Pictured in the glass display is a small dog, contorted in pain.

The Romans knew how to live it up. They had numerous baths (a.k.a. spas) where they would go in the afternoons, sitting in tepid water while servants bathed them.

We toured one of the spas with ornate statues carved into the walls. It’s pretty amazing when you realize that the angel below was carved over 2000 years ago, yet still stands today:

Pompeii was much bigger than I thought, with streets that extended for miles. Pictured below is one of the long streets, engraved with lines from the carriages that passed through thousands of years ago.  If the streets flooded, the large stones allowed people to cross the street without getting soaked feet. Romans liked their liquor and they liked to party. Almost every other structure along this road was a former bar.

As someone on my tour pointed out, imagine trying to stumble down these streets after a night of drinking…

In addition to bathing, drinking, and partying, Romans also liked sensual pleasures. In ancient Roman times, Pompeii had its own “red-light district.” To ensure that visitors to the city could find it, the Romans carved some helpful signs into the roads to point people in the right direction. Look closely at left side of the photo below…

It’s in shadow because there were about 10 other tourists taking the same shot, but yes, that is what you think…My reference to that Nelly song is dual purpose.*

Pompeii also offered a display of food discovered amongst the ruins. The small sign in the photo below states that this is “Pane carbonizzato.” You don’t need to understand Italian to know this is some seriously charred bread.

I’ve baked cakes that look like this
This dog is too cute to be scary. I want to cuddle him.

Within the ruins of Pompeii, there are many beautiful tiled floors with various patterns and pictures. One of these floors contains the oldest known “Beware of Dog” sign. I didn’t get a photo of the floor (there were too many crowds and I was probably hangry), but it’s easily Googled. This tiled floor in Pompeii is the inspiration behind numerous ceramic “Beware of Dog” signs which Amalfi Coast residents affix to their front entrances. The ceramic sign above costs about eight euro ($12 CAN) – the perfect souvenir for dog-lovers.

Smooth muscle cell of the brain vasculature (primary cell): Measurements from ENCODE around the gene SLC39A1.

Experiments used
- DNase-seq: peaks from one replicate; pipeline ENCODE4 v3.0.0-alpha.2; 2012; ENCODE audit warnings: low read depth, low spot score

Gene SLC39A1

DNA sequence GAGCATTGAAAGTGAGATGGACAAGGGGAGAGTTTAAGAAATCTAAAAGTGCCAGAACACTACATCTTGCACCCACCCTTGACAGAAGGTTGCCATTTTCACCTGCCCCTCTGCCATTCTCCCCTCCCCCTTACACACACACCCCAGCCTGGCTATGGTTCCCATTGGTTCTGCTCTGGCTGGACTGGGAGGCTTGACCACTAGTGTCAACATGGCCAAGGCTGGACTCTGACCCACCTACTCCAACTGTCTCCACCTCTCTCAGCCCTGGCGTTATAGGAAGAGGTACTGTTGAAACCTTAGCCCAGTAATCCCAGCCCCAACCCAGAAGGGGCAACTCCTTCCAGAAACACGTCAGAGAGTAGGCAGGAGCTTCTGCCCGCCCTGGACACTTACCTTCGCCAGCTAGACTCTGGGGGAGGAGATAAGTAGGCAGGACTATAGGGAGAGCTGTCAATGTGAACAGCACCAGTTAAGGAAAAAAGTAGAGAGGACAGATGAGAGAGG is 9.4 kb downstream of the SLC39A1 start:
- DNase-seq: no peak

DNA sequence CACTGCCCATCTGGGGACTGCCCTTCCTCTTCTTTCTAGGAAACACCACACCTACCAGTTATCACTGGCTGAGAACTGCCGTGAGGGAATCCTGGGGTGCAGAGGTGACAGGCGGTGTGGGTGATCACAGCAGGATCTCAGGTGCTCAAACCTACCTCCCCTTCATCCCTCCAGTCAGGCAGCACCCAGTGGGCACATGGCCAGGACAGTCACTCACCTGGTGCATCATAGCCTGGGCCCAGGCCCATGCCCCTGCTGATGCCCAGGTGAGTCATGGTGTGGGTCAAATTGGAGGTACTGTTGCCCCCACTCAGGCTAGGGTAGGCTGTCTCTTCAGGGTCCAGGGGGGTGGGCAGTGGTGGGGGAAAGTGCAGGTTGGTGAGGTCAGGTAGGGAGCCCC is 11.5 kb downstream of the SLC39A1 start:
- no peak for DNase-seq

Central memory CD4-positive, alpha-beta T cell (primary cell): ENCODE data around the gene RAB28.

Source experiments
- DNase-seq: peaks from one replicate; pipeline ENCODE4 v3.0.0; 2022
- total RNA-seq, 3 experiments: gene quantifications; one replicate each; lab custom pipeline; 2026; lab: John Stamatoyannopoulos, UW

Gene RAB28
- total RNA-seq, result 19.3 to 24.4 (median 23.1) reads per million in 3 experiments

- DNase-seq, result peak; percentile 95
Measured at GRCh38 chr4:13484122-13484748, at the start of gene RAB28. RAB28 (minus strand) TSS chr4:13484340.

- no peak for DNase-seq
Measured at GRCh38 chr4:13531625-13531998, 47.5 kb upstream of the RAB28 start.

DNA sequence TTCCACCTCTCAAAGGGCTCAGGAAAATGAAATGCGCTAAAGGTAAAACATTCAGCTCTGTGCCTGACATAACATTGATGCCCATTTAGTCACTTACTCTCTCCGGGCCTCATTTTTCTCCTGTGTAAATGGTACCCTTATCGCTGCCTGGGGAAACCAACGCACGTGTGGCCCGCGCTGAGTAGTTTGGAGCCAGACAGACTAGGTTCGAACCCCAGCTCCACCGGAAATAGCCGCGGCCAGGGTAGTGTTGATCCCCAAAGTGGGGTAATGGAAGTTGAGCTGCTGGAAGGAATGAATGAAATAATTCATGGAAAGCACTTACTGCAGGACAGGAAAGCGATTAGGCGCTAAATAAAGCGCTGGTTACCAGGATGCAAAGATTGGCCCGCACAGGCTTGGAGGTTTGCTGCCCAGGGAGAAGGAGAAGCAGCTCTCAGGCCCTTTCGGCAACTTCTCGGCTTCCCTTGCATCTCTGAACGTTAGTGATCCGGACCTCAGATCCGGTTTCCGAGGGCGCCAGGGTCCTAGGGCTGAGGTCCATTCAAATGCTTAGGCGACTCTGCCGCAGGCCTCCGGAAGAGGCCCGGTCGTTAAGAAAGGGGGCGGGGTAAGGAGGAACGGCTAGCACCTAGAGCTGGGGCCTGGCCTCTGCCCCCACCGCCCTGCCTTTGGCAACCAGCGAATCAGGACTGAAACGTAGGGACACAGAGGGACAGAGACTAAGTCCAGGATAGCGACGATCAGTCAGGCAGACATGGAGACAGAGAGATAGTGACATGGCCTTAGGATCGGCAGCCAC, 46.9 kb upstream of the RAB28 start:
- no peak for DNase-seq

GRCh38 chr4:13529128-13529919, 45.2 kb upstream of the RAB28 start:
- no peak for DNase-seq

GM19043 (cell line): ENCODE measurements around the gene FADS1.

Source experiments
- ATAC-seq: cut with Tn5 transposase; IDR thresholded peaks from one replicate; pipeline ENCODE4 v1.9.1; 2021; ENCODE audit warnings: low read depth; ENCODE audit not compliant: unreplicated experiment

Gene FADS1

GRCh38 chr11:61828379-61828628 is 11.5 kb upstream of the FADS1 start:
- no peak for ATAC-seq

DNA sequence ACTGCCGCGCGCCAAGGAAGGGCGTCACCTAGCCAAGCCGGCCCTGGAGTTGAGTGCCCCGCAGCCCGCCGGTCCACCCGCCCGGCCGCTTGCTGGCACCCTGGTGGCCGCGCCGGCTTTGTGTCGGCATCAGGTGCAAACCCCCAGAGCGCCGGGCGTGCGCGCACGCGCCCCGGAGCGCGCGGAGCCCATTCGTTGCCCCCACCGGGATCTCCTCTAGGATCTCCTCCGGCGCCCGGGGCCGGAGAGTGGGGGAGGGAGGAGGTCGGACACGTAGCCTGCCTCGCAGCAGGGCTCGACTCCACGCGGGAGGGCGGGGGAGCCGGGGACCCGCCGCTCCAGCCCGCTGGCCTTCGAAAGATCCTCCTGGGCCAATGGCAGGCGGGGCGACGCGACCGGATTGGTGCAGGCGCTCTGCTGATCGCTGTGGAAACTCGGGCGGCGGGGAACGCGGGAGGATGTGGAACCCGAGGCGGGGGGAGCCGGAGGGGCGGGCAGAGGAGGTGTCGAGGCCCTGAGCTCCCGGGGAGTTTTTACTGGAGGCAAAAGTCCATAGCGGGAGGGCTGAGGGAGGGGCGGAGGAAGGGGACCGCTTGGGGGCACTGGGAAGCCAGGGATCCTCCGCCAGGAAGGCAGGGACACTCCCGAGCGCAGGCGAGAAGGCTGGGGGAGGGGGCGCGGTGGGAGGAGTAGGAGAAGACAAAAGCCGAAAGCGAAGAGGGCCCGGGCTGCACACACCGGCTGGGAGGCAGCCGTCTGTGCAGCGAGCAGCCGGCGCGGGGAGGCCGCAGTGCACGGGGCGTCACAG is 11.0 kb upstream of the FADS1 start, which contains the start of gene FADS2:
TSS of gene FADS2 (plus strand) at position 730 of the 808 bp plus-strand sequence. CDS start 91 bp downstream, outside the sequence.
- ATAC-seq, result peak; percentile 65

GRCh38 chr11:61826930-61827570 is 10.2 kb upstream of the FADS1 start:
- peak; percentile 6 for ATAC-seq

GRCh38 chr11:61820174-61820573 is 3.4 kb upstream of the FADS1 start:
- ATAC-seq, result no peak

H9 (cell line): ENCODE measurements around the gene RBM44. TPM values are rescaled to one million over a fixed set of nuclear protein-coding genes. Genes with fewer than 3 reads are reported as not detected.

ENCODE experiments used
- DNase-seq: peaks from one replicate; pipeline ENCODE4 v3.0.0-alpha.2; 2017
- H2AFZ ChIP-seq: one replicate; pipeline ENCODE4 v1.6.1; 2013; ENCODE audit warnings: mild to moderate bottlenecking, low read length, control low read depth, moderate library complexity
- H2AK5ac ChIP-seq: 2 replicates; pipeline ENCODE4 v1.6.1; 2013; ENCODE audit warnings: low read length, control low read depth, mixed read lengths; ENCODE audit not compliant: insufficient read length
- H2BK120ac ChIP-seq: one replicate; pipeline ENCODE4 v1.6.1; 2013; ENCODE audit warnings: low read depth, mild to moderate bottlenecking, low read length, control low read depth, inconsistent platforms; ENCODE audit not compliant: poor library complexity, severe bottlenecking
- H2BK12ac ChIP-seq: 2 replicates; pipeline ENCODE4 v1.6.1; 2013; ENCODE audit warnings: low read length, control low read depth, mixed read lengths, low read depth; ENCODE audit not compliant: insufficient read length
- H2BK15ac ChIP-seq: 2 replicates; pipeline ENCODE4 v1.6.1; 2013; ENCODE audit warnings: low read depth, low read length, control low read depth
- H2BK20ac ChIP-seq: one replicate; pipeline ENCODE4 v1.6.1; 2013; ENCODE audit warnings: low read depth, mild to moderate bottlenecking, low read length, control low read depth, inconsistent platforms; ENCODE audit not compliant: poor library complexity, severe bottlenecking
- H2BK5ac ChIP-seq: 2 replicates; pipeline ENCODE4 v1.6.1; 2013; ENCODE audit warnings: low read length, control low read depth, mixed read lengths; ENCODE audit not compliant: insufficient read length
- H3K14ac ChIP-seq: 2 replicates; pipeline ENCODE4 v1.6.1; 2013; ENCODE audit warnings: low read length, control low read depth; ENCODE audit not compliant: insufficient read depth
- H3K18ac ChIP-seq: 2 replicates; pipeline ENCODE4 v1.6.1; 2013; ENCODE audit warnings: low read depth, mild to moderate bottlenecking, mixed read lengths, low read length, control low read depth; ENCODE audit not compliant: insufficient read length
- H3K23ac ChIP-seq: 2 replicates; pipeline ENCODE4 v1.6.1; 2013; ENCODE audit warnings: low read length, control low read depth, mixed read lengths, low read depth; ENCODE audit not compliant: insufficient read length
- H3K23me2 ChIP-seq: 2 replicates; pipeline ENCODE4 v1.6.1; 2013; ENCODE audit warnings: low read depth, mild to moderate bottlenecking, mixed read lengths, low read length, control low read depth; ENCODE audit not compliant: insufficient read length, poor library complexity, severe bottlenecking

Our tour finished at the entrance to the “New Pompeii.” People live outside the ruins, even though Mount Vesuvius could explode again. The streets are lined with vendors selling the usual souvenirs (tiny Pinocchio dolls, postcards, raunchy aprons, key chains, magnets, etc.). One lady aggressively tried to sell me a lava bracelet, saying it was made with lava from Mount Vesuvius. I’m pretty sure it was plastic.

Here are some final pics from inside the ruins:

*Note: The “Herre” in the title is not a typo. That is the official spelling of the 2002 hip hop song.

Lemon Farm Tour in Scala: When Life Hands You Lemons, Eat Them

The Amalfi Coast is known for its lemons. Walk through any of the small towns in this region, and you can find an array of lemon-themed souvenirs and treats – lemon candies, lemon chocolate, lemon soap, lemon ceramics, lemon kitchenware, etc. So it seemed fitting that on our last day on the Coast, Steph and I did a lemon farm tour.

We took a public bus to the town of Amalfi, and then waited for our tour bus to arrive. There was no mistaking which one was our bus:

We drove through Amalfi, and up the long, winding road through the Dragon Valley to the small town of Scala.  Scala is the oldest town on the Amalfi Coast,  and also the most appropriately named – “scale” in Italian means “stairs.” And if you’ve ever been to the Amalfi coast, you know that there’s A LOT of stairs. Scala is nestled in the hilltops, and even on a cloudy day, offers stunning views of neighbouring Ravello:

We arrived at the lemon farm, and were greeted by one of its residents, a charming octogenarian who was busy peeling chestnuts:

Every autumn, Scala hosts the Festa della Castagna (the Chestnut Festival). Posters were plastered around town advertising the upcoming event. When we were in Rome, chestnuts were a common street food, roasted on a hot grill and served up in paper cones.

Every corner of this farm was beautiful. Here are some pics of the scenery:

Growing lemons takes a tremendous amount of work, and it is a year-round endeavour. As we learned, there are actually three harvest seasons in a year for lemons.

Fun fact: Lemon trees have the same lifespan as humans – 90 years.

While there were plenty of lemon trees on this farm, there were also endless amounts of other fruit and vegetables.

At some point, we came across the BIGGEST zucchini I have ever seen in my life. I got so excited trying to take photos that I almost tripped on a rock pile (usually vegetables don’t prompt that kind of reaction in me). So hopefully you enjoy these pics:

These bad boys were about a metre long.

Just some low hanging fruit

Mid-tour, we were greeted by a delightful ball of energy named Pluto. He was very happy to see us and basked in the affection of our tour guide.

Pluto’s face is similar to how I looked every time I saw gelato on this trip – slightly deranged and full of joy.

But let’s go back to the scenery…

Future delicious olive oil

Can you guess what these adorable fuzzballs are?

Answer: Chestnuts!!

In the middle of the lemon farm was a villa, apparently owned by a Canadian guy who comes here in the summer to write. I must find this man and marry him.

Here is the view from the villa:

In case you wondered where your kiwis come from…
Pomegranates aplenty
Not a good place to trip. Steep drop off on one side of the path, 800 cacti on the other.